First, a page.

Fall: A Blustery Season: Finding your Ground! (Tips and Recipe)

Fall: A Blustery Season: Finding your Ground!

Winnie the Pooh: Happy “Winds-day”, Piglet.
Piglet: [being blown away] Well… it isn’t… very happy… f-for me.
Winnie the Pooh: Where are you going, Piglet?
Piglet: That’s what I’m asking myself, where?
[he is lifted into the air by a gust of wind] Piglet: W-Whoops! P-P-P-Pooh!
Winnie the Pooh: [grabbing Piglet’s scarf] And what do you think you will answer yourself?

October 1, the Fall Equinox behind us: the days getting shorter, the evenings and nights cooler. Leaves turn and fall. It is Vata season – a season where the energies of wind and space are aplenty: cool, dry, light, mobile, changeable. It is a season where our body is asked to adapt, both to the changing light and the changing temperature, adjusting metabolic rate and cellular activity to meet the needs of the winter season.

Like Piglet on a blustery Fall day, many of us feel a bit more ungrounded this time of year. We may even be asking ourselves, “where are we going?” Our minds may feel a bit more scattered. Sleep may feel lighter than normal. The schedule sometimes feels out of our control. Those prone to anxiety or worry may notice it heightened during this season. This is Fall, a season of transition.

As with all seasons, some people will be more affected than others, but the energy of the season will touch us all, and bringing a mindfulness to the daily routines that bring balance to your body and mind will ease the sometimes tumultuous transition energy.

A few tips for finding your ground, for tethering your scarf, for allowing for the settling that is necessary to answer the question… Where are you going?

~ Warm water and teas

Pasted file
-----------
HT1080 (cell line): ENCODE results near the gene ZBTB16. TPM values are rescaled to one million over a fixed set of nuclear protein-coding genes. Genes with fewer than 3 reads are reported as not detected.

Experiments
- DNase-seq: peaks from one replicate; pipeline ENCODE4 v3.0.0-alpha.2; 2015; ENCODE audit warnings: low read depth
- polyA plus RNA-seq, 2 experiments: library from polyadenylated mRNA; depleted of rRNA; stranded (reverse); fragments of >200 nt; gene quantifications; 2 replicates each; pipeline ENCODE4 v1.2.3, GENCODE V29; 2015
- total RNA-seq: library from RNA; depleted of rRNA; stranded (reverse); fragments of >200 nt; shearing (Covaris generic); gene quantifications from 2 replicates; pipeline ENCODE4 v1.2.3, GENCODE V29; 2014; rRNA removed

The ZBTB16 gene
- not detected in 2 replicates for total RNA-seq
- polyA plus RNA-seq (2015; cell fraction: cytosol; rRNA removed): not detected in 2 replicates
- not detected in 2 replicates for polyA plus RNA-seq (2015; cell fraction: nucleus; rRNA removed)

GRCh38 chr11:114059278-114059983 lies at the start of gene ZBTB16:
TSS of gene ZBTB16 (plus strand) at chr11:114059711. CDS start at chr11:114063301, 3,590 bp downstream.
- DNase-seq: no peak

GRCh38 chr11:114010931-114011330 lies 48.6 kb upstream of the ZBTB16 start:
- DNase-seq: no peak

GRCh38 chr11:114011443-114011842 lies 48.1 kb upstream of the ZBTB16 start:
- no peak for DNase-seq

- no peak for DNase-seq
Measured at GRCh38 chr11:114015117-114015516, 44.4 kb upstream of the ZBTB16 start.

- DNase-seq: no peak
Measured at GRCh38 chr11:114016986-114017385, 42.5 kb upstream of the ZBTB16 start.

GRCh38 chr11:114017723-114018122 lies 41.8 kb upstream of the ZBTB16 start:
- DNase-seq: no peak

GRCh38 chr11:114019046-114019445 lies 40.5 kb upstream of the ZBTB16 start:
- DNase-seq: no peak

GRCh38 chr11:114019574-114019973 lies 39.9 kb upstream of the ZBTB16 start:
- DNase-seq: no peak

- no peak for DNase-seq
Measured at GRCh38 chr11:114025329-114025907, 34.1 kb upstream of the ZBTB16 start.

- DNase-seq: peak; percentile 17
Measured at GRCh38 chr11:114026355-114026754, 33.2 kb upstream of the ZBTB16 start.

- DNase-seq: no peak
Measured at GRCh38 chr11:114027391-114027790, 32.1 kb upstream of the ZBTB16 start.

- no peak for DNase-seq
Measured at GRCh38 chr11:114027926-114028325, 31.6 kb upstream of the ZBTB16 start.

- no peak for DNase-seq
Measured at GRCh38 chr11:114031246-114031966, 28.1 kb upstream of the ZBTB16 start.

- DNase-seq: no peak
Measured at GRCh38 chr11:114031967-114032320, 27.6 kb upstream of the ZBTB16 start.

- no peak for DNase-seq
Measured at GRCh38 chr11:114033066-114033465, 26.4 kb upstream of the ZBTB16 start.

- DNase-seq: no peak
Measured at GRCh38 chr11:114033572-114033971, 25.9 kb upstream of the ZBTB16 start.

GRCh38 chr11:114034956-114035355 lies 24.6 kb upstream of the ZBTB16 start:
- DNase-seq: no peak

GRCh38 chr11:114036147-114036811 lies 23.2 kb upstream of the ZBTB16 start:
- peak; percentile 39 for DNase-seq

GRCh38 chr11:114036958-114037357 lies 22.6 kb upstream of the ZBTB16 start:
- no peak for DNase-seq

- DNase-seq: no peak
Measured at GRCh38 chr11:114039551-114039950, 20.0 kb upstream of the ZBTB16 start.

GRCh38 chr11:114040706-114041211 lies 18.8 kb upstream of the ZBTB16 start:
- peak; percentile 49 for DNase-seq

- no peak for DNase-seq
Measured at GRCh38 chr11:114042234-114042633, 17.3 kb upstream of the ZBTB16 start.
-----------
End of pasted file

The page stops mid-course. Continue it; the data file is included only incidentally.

~ Warm baths
~ Sesame oil massage
~ Grounding and sweet essential oils such as ylang ylang, rose and vetiver
~ Warming spices such as cumin, coriander, ginger and cinnamon
~ Warm foods
~ Root vegetables and squashes
~ Cooked foods rather than raw
~ Soups and stews
~ Healthy fats
~ Slowing to eat
~ A mindful and consistent sleep routine
~ Saying no to a few things you might otherwise say yes to
~ Laughter
~ Play
~ Connecting time with those you love
~ A walk in the canyon, forest or beach
~ A little slower pace to your exercise routine
~ Limiting electronics, especially in the early morning and in the evening
~ A daily practice of gratitude, mindfulness and meditation
~ Deep breaths

I had the beautiful opportunity to spend this weekend camping with friends, lying on the ground, listening to the birds and trees, laughing, playing, hiking, and eating incredible food. This is the soup I shared as we gathered around the campfire. Feel free to share on the Soaring Crane Facebook page tips you find useful for navigating the blustery season and finding your ground.

May you enjoy and be nourished this Fall season!
Dr Amy

Black Bean and Squash Soup (adapted from Sprouted Kitchen)
2 Tbsp. coconut oil
1 medium yellow onion, chopped
5 cloves garlic, chopped
1-2” fresh ginger, peeled and chopped
1 small head of cabbage, chopped (I used savoy)
1 medium winter squash, peeled, seeded and chopped (I used Red Kuri, but have also used Kabocha and Sweet Mama)
5 cups vegetable broth
4 tsp cumin (or more to taste)
2 tsp coriander
1 tsp mustard seed
1 tsp chili flakes (or more to taste)
Approx. 2 teaspoons sea salt, or to taste
3 cups cooked, black beans

avocado, for garnish
cilantro, for garnish
pumpkin seeds, for garnish

In a large pot, warm the coconut oil over medium heat.
Add the chopped onion and saute until just beginning to brown, about 6-8 minutes.
Add the garlic, ginger, cabbage, squash, broth and spices. Turn the heat down to a gentle simmer, cover the pot and cook for about 20 minutes for the vegetables to cook.
Add the beans and stir. Let everything continue to cook another ten minutes for the flavors to blend.
Salt to taste.
Use either an immersion blender or take about 4 cups of the soup and run through a blender, adding back to the pot, to thicken the soup.

Garnish each bowl with diced avocado, chopped cilantro and pumpkin seeds.